Risk and Reward
When you visit a gym, what do you honestly expect to achieve given the work you put in?
Here are two examples of what I mean and I will use a treadmill to illustrate.
You drive to the gym and you’re going to walk on a treadmill at an incline of 10 for 30 minutes and you’re going to hang on because when you don’t hang on it makes it harder but you want to walk uphill because you know the machine will tell you you’ve burnt more calories. You finish and drive home. You do that every single time you go to the gym because you heard somewhere that’s best for burning fat and expending calories.
The other example of a treadmill workout I’ll give is one that somebody might perform who wants to improve their race time over 5 kilometres. This person woke up feeling nervous because they knew this session had to be done today. Everything they ate and drank in the 5 hours preceding was geared towards completing the session successfully and the speeds, duration and rest time had been calculated three days before with the aim of this taking them to a PB in the race next week.
When this person got into the gym they went straight to the matts area to mobilise and prepare. The session was about running fast and so preparation had to be full to reduce the risk of injury. After 10 minutes mobilising they jump on the treadmill to run steady for 5 minutes and then for the next 5 minutes switch between faster runs and slow jogs alternating every 30 seconds. Walk for 3 minutes at the end of that and then the set begins properly. 5 x 1k at faster than race pace with a 2 minute slow walk between each.
The first one is completed and feels comfortable enough. At the end of the second one they know they are in a fight. The third is key because if that is completed then that’s the bulk of the work done. The third is completed but only just because the thoughts of quitting were strong in the last 400 metres. “Get through the 4th and you’ve every chance” says the positive thoughts on one shoulder. “You’re a bum and you’ll quit at 600m” says the demon. It’s a horrible set. It hurts like hell but it gets done. “One more. Just one more and I’m done” they say at the start of the 5th. With 500m to go our runner is flat out, lungs burning, heart pounding, legs shaking!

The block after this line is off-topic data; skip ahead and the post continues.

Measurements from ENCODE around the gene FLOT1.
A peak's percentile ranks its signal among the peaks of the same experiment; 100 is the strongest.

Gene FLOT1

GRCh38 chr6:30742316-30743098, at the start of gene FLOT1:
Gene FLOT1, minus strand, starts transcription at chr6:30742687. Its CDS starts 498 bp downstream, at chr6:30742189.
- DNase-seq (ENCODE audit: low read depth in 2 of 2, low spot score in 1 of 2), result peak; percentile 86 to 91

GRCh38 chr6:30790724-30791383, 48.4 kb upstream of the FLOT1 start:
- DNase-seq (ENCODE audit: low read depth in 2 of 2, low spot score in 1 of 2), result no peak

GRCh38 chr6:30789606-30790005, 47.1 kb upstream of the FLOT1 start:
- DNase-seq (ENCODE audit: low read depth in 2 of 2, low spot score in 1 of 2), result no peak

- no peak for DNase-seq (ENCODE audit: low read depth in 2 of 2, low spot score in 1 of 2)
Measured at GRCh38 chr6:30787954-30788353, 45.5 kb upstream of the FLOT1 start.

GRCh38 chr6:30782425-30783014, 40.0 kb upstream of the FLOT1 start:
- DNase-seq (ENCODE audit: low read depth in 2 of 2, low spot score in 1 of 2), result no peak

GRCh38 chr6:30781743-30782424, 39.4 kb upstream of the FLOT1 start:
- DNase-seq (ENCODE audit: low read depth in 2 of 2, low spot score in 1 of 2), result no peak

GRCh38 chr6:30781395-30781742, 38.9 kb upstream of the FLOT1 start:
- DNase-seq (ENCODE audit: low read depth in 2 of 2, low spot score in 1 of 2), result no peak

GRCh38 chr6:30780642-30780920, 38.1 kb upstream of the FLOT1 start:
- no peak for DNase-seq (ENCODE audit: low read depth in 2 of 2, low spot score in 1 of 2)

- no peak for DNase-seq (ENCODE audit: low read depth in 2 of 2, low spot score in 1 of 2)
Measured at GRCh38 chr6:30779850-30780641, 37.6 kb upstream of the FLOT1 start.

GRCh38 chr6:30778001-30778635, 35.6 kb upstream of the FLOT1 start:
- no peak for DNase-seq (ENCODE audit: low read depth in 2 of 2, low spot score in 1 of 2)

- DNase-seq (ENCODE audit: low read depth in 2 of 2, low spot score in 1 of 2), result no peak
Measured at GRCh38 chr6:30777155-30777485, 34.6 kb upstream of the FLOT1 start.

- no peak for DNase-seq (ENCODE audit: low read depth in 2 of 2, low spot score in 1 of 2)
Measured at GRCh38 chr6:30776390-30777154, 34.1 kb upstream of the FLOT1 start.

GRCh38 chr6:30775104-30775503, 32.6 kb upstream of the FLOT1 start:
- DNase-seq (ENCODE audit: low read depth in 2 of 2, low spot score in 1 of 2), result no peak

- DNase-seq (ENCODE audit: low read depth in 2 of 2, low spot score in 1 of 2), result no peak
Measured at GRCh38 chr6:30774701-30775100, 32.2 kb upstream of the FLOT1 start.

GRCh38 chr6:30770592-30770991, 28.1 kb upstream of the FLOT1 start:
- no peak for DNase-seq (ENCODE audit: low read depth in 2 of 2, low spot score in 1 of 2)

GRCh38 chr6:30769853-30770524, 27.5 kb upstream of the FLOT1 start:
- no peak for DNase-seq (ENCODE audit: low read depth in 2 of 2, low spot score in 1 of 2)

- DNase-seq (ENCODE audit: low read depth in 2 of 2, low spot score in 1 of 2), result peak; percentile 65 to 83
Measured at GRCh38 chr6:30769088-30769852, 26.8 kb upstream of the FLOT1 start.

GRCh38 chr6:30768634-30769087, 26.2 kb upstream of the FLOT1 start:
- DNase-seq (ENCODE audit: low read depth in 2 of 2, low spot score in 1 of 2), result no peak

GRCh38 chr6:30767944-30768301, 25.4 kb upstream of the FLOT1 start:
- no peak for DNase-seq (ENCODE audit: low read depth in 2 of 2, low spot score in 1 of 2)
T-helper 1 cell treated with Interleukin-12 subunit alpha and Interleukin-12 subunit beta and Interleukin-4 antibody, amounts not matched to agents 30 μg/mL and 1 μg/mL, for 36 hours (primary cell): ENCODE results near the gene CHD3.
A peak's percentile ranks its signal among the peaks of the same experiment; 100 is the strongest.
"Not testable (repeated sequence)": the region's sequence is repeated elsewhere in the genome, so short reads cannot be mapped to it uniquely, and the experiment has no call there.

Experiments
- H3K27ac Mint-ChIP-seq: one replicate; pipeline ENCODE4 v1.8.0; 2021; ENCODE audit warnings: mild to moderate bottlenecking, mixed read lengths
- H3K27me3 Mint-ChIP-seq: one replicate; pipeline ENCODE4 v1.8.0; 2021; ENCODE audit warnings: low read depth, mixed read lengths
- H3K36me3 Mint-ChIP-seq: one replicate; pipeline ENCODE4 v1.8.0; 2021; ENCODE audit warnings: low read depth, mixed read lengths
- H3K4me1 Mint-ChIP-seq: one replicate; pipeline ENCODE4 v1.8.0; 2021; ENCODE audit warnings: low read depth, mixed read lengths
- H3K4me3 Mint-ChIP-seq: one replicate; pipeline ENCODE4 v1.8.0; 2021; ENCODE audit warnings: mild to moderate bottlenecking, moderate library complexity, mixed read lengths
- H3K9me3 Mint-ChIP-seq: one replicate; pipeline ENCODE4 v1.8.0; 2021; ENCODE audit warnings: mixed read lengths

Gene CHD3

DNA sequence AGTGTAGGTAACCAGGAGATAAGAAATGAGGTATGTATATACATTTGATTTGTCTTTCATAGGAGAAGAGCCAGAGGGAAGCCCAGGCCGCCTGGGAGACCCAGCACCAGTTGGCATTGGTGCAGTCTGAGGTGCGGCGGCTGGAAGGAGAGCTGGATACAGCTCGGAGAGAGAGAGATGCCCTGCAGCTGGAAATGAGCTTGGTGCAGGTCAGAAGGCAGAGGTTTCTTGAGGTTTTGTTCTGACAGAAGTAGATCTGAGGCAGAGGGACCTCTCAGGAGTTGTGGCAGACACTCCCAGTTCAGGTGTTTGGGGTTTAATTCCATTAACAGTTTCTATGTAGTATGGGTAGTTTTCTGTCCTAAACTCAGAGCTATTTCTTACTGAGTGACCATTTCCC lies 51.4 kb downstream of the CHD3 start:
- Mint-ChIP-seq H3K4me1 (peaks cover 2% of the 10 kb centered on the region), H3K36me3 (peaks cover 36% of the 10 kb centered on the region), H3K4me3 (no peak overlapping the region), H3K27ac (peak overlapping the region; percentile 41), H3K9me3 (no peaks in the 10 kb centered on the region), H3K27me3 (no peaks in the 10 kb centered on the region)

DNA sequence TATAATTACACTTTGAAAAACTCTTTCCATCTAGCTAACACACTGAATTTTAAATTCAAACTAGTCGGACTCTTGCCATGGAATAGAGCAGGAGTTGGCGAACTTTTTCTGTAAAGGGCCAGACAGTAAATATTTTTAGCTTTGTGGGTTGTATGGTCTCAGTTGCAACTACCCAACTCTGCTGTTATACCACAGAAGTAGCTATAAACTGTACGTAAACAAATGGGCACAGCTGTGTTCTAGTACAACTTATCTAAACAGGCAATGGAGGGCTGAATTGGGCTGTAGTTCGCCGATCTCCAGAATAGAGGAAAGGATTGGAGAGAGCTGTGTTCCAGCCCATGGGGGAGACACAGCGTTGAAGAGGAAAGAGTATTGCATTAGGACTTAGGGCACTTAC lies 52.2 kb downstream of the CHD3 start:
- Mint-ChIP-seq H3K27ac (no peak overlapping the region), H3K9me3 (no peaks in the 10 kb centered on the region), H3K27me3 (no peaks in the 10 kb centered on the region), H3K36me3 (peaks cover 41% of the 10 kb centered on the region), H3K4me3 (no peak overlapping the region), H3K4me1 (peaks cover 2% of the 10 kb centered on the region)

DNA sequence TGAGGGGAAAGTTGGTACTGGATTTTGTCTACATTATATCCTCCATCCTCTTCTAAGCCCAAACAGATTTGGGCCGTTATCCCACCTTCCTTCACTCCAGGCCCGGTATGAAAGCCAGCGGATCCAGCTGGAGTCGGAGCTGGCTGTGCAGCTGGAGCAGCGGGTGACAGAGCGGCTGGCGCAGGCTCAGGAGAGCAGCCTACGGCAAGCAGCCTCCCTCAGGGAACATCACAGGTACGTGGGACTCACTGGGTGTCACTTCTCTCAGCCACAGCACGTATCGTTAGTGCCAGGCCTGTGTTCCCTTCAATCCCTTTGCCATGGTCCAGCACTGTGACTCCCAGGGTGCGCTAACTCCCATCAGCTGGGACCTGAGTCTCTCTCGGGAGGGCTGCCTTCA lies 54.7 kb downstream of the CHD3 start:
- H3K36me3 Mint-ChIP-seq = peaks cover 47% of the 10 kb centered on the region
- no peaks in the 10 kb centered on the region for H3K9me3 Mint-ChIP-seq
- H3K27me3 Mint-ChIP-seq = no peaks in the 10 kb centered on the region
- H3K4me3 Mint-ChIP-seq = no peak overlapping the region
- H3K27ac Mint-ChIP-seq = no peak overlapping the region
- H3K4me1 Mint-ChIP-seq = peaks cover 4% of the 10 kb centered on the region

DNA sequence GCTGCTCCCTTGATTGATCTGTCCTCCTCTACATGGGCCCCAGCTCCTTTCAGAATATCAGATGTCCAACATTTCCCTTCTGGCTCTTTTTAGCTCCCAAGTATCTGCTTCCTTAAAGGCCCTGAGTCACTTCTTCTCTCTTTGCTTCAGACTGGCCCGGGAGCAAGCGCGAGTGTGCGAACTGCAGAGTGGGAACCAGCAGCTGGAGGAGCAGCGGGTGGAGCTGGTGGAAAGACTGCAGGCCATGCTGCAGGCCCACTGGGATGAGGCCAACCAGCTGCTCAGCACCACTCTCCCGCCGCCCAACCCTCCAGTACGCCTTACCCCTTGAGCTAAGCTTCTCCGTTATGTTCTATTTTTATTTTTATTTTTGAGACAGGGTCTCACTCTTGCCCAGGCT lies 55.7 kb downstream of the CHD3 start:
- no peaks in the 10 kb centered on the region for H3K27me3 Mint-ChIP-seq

Boom! Job done! Completed with success. “Damn! I feel fantastic” they pant. “I’m confident for race day.”
If we return to our first treadmill walker we can look at the risks and rewards for this session. The risks are driving to and from the gym. It is possible that a road accident could occur. Once inside the gym it’s possible there is a murderer in there who hates treadmill walkers. There’s also the risk of building collapse but apart from that I think that’s it. This session gets performed every time this person ventures inside the gym and because of that, the body is completely adapted to it. The body doesn’t worry. It knows exactly how intense it is and has primed the muscles and the cardio respiratory system accordingly. It knows exactly how many calories it burns, it has equipped our walker with the necessary food beforehand and will make them hungry enough to replenish afterwards. And because our walker has done this comfortable (and it is comfortable remember because they hang on to the bars and this limits the max speed of the participant) session so many times they do not experience a physical and mental high or sense of achievement. There is little reward apart from “going to the gym.” Ok I know I’m harsh, you know me by now. Just stick with it. I’ll leave you feeling good like I always do!
Onto our interval runner. All the same driving and building risks apply to this person too but we now have the added risks of strained muscles and sprained ligaments through new stimuli and exertion. We have the risk of cuts, bruises and broken limbs if falling off the treadmill happens and in the most extreme of circumstances I suppose it is possible to explode the heart! But seriously, don’t get hung up on that one. It’s a non exerciser’s wet dream and it never happens! Those are our interval runner’s risks but what are his or her rewards?
Sense of achievement from reaching a personal best. Our runner has never ran this fast for this long ever in their life and they are now a better person because of it. What comes from that? Extra strength, endurance and stamina. Possibly fat loss which could happen to our walker too but less likely.
Kudos. It’s been noticed by others in the gym, especially that one who our runner has been eyeing up recently. It’s definitely noted that our man or woman is of prime physical stock and at least worth talking to!
The best reward in my opinion though is belief and self confidence because with belief and confidence, anything else is possible! What greater reward could you want?
The take home from this then is to dare a little. Doesn’t have to be great, just to push ourselves out of our comfort zone ever so slightly to reap the benefits from doing so. Whatever your exercise choice is, have a go! Let me know how you get on too if you want.